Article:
Big business the new target for US protest students

by Lauren Chambliss. Disruption that hit IMF is set to spread he warns

An unusual showdown between student activists and a giant US corporation with a French connection marks one of the first times the youth protests that have disrupted the annual gatherings of the International Monetary Fund and World Trade Organisation have spread to the corporate world.

Hotels and restaurants giant Sodexho Marriott has been the subject of a six month campaign on US college campuses by students seeking to force it to sever ties with a private prisons company that does business in the US, Britain, France and Australia.

The students involved in the Prison Moratorium Project have links to the protest groups that have targeted meetings of the major global financial organisations, including the recent IMF conference in Prague.

Student protesters say they intend to broaden the new corporate campaign next year to include big banks, such as Citigroup, and other financial companies that support the prison industry by underwriting bonds for prison construction.

Sodexho Marriott is 48% owned by Sodexho Alliance, the Paris-based food service company that holds a 7% stake in Corrections Corporation of America, America's biggest private-prisons contractor. CCA has come under political fire for running several prisons with poorer conditions and higher rates of violence than State-run facilities.

The prison issue resonates with youth because they bear the brunt of America's 'get-tough-on-crime' policy that can lead to long periods of incarceration for relatively minor offences. At the same time, State money is siphoned from universities to pay for the ever-expanding prison population, according to Jason Zeidenberg of the Center for Juvenile and Criminal Justice. The US recently passed the two million mark of Americans, mostly young and male, in the justice system.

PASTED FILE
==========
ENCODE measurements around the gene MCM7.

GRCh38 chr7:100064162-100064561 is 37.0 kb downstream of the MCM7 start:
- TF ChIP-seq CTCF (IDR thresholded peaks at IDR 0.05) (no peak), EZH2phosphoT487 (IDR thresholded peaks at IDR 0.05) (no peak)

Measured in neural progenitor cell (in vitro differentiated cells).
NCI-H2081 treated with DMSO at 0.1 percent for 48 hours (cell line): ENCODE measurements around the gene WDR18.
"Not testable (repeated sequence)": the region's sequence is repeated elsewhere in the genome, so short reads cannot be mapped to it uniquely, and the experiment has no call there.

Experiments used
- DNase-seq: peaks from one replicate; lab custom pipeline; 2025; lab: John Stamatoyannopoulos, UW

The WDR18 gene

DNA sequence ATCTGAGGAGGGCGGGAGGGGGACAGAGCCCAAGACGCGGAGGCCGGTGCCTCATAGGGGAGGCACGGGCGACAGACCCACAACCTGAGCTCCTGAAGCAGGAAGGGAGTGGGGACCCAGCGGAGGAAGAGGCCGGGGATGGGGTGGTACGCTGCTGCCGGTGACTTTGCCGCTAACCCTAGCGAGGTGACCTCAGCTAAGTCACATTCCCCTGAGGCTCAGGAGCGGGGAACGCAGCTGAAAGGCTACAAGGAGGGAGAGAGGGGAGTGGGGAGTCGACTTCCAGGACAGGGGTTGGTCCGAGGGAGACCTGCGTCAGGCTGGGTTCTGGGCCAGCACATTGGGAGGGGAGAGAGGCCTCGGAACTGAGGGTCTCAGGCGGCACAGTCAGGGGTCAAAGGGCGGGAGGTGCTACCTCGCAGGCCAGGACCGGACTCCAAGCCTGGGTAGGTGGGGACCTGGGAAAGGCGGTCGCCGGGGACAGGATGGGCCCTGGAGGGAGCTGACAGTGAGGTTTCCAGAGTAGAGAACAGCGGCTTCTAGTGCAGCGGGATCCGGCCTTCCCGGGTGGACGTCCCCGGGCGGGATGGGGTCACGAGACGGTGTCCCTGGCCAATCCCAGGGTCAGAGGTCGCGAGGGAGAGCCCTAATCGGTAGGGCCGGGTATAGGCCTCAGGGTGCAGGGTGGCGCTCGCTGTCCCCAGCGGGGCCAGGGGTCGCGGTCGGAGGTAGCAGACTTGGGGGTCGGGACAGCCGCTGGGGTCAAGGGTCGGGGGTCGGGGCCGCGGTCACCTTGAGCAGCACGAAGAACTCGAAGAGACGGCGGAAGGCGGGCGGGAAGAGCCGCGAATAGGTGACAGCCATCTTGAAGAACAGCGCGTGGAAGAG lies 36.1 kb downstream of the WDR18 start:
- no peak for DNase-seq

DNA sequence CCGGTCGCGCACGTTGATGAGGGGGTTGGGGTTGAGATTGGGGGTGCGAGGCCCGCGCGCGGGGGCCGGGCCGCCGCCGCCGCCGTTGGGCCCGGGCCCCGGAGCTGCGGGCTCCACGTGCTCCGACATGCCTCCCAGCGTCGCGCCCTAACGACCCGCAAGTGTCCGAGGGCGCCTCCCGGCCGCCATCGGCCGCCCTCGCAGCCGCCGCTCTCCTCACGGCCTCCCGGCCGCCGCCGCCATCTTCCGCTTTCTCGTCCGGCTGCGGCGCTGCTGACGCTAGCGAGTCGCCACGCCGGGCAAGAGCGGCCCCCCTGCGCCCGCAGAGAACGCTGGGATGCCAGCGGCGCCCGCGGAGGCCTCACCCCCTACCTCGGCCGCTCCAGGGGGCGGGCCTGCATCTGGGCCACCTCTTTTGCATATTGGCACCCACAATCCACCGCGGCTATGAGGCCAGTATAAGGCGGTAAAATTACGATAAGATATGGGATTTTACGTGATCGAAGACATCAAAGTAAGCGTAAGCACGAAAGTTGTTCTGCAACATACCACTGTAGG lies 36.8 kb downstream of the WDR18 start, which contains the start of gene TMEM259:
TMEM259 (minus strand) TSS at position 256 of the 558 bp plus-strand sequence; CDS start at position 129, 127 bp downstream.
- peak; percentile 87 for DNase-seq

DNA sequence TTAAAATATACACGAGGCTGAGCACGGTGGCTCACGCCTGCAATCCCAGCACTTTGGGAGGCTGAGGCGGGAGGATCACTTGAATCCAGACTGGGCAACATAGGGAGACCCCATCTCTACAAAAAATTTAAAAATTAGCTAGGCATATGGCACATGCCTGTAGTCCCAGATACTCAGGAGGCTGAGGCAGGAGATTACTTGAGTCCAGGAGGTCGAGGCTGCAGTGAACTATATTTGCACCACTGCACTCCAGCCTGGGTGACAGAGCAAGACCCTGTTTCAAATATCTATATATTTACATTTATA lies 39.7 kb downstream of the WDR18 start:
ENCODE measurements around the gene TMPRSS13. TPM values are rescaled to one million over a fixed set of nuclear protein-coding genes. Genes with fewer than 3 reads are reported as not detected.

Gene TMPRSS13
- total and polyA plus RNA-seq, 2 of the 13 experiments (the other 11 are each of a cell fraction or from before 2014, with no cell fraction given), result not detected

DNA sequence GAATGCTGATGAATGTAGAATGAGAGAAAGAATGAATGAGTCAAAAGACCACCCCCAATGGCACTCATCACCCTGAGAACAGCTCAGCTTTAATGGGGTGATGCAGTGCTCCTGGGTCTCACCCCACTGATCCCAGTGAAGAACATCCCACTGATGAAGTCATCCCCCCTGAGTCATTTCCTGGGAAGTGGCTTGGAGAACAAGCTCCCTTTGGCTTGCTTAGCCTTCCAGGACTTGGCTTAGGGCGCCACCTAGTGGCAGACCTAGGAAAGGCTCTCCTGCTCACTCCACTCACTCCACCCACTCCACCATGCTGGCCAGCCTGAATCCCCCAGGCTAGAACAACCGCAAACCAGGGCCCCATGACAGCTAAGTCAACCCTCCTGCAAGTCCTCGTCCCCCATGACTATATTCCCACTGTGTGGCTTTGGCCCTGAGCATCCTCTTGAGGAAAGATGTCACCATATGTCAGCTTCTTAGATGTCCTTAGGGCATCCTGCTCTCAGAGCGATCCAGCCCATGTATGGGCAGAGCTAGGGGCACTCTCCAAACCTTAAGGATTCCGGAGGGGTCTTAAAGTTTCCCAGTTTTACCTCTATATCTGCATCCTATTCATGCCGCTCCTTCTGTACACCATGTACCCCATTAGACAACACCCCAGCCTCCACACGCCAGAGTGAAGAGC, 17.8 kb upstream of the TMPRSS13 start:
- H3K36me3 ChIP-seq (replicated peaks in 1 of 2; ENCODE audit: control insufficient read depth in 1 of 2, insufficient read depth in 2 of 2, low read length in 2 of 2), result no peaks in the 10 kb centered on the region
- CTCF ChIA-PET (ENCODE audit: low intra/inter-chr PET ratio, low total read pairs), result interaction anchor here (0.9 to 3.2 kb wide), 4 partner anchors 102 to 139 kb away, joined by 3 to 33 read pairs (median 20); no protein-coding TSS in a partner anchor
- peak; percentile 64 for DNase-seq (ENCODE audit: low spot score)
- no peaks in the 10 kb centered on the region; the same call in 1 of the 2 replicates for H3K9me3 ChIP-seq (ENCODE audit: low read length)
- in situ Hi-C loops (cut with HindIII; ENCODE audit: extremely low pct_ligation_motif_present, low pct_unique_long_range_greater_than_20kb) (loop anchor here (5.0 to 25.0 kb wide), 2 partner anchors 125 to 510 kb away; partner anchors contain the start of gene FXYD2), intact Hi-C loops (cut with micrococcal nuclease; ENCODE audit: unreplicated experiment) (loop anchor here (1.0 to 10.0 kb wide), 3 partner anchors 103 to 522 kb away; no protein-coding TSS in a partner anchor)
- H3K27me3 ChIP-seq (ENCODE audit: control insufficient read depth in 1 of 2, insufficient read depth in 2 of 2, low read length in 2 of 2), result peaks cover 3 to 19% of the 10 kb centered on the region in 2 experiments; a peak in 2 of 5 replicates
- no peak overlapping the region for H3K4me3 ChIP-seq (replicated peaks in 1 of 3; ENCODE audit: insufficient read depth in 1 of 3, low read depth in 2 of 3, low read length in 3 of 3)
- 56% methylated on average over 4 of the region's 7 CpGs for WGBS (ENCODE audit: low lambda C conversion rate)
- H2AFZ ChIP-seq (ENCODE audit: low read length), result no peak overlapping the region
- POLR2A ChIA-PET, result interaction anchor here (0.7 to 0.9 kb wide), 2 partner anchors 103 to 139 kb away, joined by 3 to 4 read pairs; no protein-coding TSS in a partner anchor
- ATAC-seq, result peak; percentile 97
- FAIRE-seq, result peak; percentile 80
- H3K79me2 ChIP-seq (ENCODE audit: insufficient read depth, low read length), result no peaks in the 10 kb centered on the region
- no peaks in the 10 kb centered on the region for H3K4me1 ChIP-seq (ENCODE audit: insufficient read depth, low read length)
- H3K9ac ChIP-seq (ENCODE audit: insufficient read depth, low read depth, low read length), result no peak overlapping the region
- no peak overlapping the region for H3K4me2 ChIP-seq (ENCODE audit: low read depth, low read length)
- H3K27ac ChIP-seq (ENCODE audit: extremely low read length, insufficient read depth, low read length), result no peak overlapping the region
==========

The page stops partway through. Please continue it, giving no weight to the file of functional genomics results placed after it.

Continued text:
The Prison Moratorium Project claimed a partial victory in the past few days when Sodexho Marriott posted an announcement on its website that it would divest its CCA holdings. CCA is currently in the middle of a restructuring and its stock is near an all-time low.

In a statement, Sodexho Alliance chairman Pierre Bellon did not provide a timetable for divestment but said it will occur after recovery plans have been carried out by new CCA management. 'We did not expect Sodexho to start making noises about capitulating so soon,' says Prison Moratorium Project head Kevin Pranis, who is funded in part by international financier George Soros' foundation, the Open Society Project. 'But they have not said when they will do it. We are only part way there.'

For the past six months, students protesting about private prisons held rallies and urged boycotts of Sodexho Marriott at about 50 of the 500 American college and university campuses on which the company operates student dining halls and food services.

Sodexho Marriott insists the protests did not hit the company financially but four universities where protests were organised either cancelled or did not renew contracts for food services, including New York State University at Albany, Gaucher College in Maryland, Evergreen College in Washington and James Madison University in Virginia, according to Pranis.

At EVERGREEN College in Washington, activists warned administrators that if they gave the contract to Sodexho they could expect a noisy reaction from the same students who took part in the World Trade Organisation demonstrations in nearby Seattle 18 months earlier.

Malka Fenyvesi, a student organiser for the Prison Moratorium Project had previously led hundreds of Evergreen students to the Seattle demonstrations.

Sodexho Marriott spokesman Leslie Aun said that executives have been frustrated by the protests, which the company believes were backed by funding from anti-private prisons coalitions, including trade unions that represent employees at rival, government-run prisons.

'This was a professional campaign,' says Aun. 'It was not an accidental uprising of unhappy students. We never pressured Sodexho Alliance to sell the CCA stake but we kept it informed about the protests.'

The student groups say Sodexho Alliance's promise to divest CCA in America is not enough. The groups also want the company to divest itself of the Corrections Corporation of Australia and UK Detention Services, an offshoot that provides prison services in Britain.

© Associated Newspapers Ltd., 24 October 2000